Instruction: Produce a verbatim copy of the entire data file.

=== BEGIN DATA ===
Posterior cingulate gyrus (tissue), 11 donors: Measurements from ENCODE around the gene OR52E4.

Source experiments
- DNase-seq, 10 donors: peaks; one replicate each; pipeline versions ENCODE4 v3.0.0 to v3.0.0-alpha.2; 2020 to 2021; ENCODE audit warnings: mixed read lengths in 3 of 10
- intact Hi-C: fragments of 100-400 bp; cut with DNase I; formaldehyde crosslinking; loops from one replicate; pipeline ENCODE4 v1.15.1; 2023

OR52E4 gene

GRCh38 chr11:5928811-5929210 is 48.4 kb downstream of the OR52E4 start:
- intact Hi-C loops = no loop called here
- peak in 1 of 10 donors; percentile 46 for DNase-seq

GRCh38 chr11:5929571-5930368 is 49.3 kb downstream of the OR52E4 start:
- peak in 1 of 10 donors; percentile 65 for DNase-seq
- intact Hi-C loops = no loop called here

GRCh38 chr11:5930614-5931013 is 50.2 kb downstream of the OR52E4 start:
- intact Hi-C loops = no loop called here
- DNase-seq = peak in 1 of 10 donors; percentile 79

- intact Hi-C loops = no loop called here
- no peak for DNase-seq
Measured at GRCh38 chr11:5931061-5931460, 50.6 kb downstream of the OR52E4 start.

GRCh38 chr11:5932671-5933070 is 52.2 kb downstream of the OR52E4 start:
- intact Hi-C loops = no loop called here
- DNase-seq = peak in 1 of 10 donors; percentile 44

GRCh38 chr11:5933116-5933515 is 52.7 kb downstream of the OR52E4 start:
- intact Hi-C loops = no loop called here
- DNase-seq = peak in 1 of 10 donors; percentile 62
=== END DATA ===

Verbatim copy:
Posterior cingulate gyrus (tissue), 11 donors: Measurements from ENCODE around the gene OR52E4.

Source experiments
- DNase-seq, 10 donors: peaks; one replicate each; pipeline versions ENCODE4 v3.0.0 to v3.0.0-alpha.2; 2020 to 2021; ENCODE audit warnings: mixed read lengths in 3 of 10
- intact Hi-C: fragments of 100-400 bp; cut with DNase I; formaldehyde crosslinking; loops from one replicate; pipeline ENCODE4 v1.15.1; 2023

OR52E4 gene

GRCh38 chr11:5928811-5929210 is 48.4 kb downstream of the OR52E4 start:
- intact Hi-C loops = no loop called here
- peak in 1 of 10 donors; percentile 46 for DNase-seq

GRCh38 chr11:5929571-5930368 is 49.3 kb downstream of the OR52E4 start:
- peak in 1 of 10 donors; percentile 65 for DNase-seq
- intact Hi-C loops = no loop called here

GRCh38 chr11:5930614-5931013 is 50.2 kb downstream of the OR52E4 start:
- intact Hi-C loops = no loop called here
- DNase-seq = peak in 1 of 10 donors; percentile 79

- intact Hi-C loops = no loop called here
- no peak for DNase-seq
Measured at GRCh38 chr11:5931061-5931460, 50.6 kb downstream of the OR52E4 start.

GRCh38 chr11:5932671-5933070 is 52.2 kb downstream of the OR52E4 start:
- intact Hi-C loops = no loop called here
- DNase-seq = peak in 1 of 10 donors; percentile 44

GRCh38 chr11:5933116-5933515 is 52.7 kb downstream of the OR52E4 start:
- intact Hi-C loops = no loop called here
- DNase-seq = peak in 1 of 10 donors; percentile 62